Tanzania

Despite impressive development and social welfare improvements, Tanzania continues to face considerable development challenges in economic distribution, population growth, unemployment, and education. The high unemployment rate is attributed to limited access to skills training, low enrolment into TVET institutions and a mismatch between available skills and the labour market needs. The Tanzanian Government has taken steps to decrease the skills gap. It has launched a Technical and Vocational Education and Training department and adopted an Education-Employment Link framework which will connect people who have completed their studies with available jobs.   

There are over 100 different languages spoken in Tanzania, making it the most linguistically diverse country in East Africa. Swahili is the national language, while the official language is English, resulting in a discrepancy between labour demands and available soft skills.
 
TANZANIA

facts and Figures

  • Area: 945,087 km²
  • Population: 56 million
  • Administrative Capital: Dodoma
  • Commercial Capital: Dar es Salaam

Swisscontact in Tanzania

  • since 1979

Projects

Tanzania, Uganda
Sustainable tourism, Labour market insertion, Initial vocational education and training
Learn, Earn and Save (U-LEARN II)
The U-LEARN II Project seeks to support youth by providing them with tailor-made training opportunities to increase their employment chances and entrepreneurship opportunities.Education significantly influences a person’s life chances in terms of labour market success and general human flourishing. The opportunity to get a decent education is...
Tanzania
Initial vocational education and training, Labour market insertion
Skills for Employment Tanzania

The Skills for Employment Tanzania (SET) Project seeks to improve self-employment prospects among the youth through the contribution to improved access, relevance and quality of vocational skills development.
Youth have difficulty finding employment due to limited access to skills training and a mismatch between available skills training and the...

News

Tanzania
Labour market insertion, Initial vocational education and training
08.06.2020
U-LEARN: Training continues despite COVID-19 pandemic
The coronavirus pandemic has changed the way we go about our daily activities. The past few weeks have seen people stay home, practice social distancing, wear protective gear and maintain good handwashing practices in an attempt to flatten the infection curve and stop the spread of the highly infectious virus. Many governments around the world have...
Tanzania
04.06.2019
Launch of the Skills for Employment Tanzania (SET) Programme
On 31st May 2019, Switzerland through the Swiss Agency for Development and Cooperation (SDC) launched the Skills for Employment Tanzania (SET) programme that will see the lives of many youths improved through vocational skills. Based on previous years of successful implementation of skills development projects, Swisscontact won the bid to implement...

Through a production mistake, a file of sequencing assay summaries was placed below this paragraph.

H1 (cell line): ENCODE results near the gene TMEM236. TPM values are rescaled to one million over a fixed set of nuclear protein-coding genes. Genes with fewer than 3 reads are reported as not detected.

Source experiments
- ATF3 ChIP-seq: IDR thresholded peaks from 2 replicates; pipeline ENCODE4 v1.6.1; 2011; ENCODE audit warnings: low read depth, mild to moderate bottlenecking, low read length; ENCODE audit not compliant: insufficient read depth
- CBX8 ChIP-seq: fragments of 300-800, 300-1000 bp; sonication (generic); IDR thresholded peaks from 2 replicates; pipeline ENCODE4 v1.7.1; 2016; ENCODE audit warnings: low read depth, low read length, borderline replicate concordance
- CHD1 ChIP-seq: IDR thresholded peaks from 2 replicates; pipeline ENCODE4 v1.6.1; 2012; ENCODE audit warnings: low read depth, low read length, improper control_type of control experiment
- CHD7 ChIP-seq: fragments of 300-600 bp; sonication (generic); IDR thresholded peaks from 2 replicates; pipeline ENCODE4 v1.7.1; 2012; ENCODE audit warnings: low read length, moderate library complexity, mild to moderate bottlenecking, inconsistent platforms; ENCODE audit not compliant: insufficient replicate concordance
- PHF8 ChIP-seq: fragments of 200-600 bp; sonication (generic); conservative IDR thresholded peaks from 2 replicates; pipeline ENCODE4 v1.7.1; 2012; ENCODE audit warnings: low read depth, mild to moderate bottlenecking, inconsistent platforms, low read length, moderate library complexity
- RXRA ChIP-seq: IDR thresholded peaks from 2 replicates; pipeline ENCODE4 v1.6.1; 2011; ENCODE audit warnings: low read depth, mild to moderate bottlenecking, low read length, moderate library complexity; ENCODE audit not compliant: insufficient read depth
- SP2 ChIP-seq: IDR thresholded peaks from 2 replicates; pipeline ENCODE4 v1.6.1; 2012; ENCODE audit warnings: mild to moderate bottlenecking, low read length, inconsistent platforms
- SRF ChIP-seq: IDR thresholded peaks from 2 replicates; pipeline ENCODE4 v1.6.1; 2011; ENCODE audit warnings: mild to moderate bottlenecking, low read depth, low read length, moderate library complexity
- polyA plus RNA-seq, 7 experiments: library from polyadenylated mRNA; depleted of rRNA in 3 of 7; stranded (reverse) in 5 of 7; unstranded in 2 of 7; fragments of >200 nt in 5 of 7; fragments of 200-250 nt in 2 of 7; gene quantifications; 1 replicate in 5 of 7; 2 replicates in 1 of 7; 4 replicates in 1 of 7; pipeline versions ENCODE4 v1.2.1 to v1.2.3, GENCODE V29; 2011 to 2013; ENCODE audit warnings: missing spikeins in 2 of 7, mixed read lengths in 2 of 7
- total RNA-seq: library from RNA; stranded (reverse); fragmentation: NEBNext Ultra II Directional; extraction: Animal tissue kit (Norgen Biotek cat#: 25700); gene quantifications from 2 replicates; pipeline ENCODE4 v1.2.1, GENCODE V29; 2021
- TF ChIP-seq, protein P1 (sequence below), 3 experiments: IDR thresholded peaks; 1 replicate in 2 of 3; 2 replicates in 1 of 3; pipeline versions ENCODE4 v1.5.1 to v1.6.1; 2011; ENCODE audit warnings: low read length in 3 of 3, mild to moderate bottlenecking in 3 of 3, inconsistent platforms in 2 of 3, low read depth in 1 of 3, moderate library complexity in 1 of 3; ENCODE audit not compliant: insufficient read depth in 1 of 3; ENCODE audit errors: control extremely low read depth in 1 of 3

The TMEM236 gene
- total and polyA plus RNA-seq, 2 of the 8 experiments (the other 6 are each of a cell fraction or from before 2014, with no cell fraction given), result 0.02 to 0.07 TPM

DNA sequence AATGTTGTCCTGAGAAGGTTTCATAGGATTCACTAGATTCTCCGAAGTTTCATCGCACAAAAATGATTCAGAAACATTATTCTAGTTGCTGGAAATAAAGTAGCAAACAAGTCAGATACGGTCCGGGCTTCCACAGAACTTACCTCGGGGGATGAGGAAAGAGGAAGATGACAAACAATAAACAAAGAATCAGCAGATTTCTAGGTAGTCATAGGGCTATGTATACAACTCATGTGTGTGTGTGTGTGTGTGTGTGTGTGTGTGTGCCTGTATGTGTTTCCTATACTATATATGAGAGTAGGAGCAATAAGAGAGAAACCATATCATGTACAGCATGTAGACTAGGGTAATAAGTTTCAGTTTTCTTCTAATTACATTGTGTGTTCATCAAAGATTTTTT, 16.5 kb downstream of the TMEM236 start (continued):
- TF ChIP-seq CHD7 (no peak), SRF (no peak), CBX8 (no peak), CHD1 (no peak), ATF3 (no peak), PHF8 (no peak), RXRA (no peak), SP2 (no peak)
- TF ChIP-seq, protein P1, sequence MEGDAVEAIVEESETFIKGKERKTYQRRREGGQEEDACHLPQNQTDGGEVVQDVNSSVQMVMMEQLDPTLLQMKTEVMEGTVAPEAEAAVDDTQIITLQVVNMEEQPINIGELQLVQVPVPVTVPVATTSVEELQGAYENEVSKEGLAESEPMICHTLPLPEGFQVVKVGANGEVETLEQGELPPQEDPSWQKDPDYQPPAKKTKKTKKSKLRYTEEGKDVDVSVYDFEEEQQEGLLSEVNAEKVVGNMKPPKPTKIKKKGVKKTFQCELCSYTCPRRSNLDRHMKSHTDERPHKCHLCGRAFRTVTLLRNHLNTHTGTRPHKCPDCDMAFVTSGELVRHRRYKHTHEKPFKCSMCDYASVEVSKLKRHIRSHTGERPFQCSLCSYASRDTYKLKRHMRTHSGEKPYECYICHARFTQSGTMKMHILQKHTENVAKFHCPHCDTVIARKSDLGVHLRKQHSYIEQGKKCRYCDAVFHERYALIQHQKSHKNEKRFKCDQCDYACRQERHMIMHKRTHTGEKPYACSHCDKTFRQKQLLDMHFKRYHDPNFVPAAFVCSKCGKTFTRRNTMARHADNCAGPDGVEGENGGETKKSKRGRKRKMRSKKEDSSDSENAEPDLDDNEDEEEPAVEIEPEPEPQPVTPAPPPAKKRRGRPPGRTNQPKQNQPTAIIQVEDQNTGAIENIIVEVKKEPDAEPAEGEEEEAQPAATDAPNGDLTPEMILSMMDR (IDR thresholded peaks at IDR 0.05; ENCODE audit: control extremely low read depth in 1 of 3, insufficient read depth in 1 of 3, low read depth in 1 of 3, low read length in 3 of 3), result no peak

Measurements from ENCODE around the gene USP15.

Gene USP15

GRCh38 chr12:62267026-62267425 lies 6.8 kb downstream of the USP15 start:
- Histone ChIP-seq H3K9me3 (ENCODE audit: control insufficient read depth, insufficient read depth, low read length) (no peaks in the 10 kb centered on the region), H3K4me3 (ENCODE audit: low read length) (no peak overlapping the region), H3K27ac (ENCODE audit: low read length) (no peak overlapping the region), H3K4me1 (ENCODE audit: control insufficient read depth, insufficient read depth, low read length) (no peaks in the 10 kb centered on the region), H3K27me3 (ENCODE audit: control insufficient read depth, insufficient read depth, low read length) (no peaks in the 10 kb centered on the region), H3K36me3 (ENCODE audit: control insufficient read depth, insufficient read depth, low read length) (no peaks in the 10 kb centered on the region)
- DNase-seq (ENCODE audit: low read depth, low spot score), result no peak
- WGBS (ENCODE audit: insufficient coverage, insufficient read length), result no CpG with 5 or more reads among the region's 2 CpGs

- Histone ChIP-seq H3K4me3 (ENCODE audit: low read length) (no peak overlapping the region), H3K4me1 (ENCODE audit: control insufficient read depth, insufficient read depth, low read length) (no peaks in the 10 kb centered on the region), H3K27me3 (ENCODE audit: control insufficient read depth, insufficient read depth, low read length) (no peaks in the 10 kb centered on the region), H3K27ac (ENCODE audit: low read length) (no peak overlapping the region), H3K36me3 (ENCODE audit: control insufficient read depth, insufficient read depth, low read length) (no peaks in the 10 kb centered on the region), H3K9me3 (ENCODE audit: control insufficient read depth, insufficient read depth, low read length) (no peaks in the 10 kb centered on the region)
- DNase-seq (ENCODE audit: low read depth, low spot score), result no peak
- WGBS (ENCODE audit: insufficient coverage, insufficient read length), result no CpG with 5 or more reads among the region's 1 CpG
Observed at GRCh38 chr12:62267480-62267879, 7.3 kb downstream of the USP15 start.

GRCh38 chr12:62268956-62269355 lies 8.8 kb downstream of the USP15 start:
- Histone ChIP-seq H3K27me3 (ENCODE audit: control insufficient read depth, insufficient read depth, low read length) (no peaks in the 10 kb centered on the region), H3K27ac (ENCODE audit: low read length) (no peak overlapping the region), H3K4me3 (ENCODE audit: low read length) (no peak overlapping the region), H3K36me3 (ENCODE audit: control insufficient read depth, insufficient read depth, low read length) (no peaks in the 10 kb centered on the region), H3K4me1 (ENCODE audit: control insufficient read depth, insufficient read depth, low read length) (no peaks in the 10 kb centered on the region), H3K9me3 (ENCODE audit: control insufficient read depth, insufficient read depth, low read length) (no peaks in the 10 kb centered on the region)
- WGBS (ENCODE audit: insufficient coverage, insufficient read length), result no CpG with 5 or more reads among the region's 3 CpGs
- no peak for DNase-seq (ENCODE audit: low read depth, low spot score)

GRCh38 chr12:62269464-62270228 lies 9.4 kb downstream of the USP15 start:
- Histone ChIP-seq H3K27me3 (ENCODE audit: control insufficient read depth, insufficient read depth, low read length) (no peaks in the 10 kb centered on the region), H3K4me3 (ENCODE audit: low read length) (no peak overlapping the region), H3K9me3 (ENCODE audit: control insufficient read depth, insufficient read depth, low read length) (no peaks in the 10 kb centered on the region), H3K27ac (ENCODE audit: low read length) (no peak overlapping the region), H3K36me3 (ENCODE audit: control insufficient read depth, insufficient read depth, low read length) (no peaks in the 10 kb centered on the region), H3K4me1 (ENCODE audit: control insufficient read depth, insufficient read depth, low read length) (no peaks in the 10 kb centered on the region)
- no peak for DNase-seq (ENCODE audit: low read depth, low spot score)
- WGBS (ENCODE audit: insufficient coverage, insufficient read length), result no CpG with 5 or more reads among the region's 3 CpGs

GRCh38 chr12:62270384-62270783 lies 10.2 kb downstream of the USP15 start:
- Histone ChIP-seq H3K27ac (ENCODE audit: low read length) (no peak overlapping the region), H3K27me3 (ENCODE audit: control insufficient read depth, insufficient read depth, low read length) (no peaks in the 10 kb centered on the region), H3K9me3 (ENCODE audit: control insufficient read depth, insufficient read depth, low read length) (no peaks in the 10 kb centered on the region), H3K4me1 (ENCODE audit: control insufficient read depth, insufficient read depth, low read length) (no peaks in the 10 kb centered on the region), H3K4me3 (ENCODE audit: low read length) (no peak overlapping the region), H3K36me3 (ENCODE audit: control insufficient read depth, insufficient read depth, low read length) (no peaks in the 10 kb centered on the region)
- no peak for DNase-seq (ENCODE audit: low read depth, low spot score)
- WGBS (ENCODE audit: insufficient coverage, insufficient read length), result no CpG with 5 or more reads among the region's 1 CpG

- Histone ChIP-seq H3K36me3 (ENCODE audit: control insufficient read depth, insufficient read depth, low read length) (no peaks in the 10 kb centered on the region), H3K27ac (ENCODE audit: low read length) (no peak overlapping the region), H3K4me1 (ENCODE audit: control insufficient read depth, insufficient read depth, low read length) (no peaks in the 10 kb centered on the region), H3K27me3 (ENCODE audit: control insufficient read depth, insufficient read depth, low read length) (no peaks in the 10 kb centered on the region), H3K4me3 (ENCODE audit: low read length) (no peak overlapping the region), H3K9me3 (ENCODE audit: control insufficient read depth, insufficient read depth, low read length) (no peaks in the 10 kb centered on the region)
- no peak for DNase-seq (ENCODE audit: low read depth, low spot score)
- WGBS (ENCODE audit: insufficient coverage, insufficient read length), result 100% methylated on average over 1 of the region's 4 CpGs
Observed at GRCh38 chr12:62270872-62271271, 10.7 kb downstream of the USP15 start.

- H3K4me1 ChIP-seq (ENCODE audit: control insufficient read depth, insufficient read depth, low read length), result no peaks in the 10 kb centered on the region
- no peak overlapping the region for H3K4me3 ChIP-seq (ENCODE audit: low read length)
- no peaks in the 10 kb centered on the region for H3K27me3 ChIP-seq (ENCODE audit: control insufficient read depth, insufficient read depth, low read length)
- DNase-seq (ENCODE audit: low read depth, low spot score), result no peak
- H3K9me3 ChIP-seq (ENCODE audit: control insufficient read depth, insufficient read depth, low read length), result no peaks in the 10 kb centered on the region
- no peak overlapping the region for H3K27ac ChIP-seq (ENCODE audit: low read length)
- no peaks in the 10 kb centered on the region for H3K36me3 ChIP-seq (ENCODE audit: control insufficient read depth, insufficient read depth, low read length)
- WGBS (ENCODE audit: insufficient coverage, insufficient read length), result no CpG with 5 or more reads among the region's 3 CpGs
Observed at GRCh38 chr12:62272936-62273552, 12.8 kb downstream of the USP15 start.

Burundi, DR Congo, Kenya, Mozambique, Rwanda, Tanzania, Uganda, South Africa
08.05.2019
Knowledge Sharing at the 2019 CESAF Regional Meeting
On 30th April and 1st May 2019, Swisscontact Central, East and Southern African (CESAF) team representatives met in Nairobi, Kenya for their annual regional meeting.

APPROACH

Swisscontact works in Tanzania as a facilitator in skills development to complement government efforts in youth empowerment.  

Economic, social, and academically disadvantaged youth are supported through tailor-made training opportunities to increase their employment chances and entrepreneurship opportunities. Projects are guided by a unique youth and market-driven learning group model, which is focused on three broad and fast-growing sectors. These are agribusiness, construction, and hospitality, which require more locally skilled personnel to meet demand and enhance growth.  

The Skills for Employment project employs an Inclusive Markets system approach which explores the limits and opportunities in-built in the existing Technical and Vocational Education Training system. The project seeks to improve the prospects of self-employment among the youth through a sustainable and systemic contribution to improved access, relevance, and quality of vocational skills development.  

Since ownership is critical for sustainability, our projects apply a participatory approach which involves joint action planning with all partners. Both strategic and implementing partners drive systemic change and act as multipliers to improve the system. 

Taka ni Mali - Waste is Wealth
The Taka ni Mali project contributed to adequate employment opportunities in solid waste collection and recycling, while reducing environmental degradation and health risks through efficient and sustainable solid waste management systems.

Contact

Swisscontact Tanzania

Plot 54A, Block D, Isamilo Area
P.O. Box 10133 Mwanza